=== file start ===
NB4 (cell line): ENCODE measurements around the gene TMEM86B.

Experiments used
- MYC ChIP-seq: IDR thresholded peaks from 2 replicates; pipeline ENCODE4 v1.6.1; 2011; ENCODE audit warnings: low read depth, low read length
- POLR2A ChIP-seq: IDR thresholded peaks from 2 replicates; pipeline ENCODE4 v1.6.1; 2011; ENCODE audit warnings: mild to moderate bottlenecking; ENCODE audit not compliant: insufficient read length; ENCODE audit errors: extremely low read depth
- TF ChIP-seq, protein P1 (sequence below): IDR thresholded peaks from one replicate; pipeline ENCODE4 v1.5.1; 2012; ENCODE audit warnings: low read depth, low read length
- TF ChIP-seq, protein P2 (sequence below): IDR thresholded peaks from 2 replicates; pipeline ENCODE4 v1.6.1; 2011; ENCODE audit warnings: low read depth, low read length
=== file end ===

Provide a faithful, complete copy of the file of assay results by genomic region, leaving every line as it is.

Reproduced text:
NB4 (cell line): ENCODE measurements around the gene TMEM86B.

Experiments used
- MYC ChIP-seq: IDR thresholded peaks from 2 replicates; pipeline ENCODE4 v1.6.1; 2011; ENCODE audit warnings: low read depth, low read length
- POLR2A ChIP-seq: IDR thresholded peaks from 2 replicates; pipeline ENCODE4 v1.6.1; 2011; ENCODE audit warnings: mild to moderate bottlenecking; ENCODE audit not compliant: insufficient read length; ENCODE audit errors: extremely low read depth
- TF ChIP-seq, protein P1 (sequence below): IDR thresholded peaks from one replicate; pipeline ENCODE4 v1.5.1; 2012; ENCODE audit warnings: low read depth, low read length
- TF ChIP-seq, protein P2 (sequence below): IDR thresholded peaks from 2 replicates; pipeline ENCODE4 v1.6.1; 2011; ENCODE audit warnings: low read depth, low read length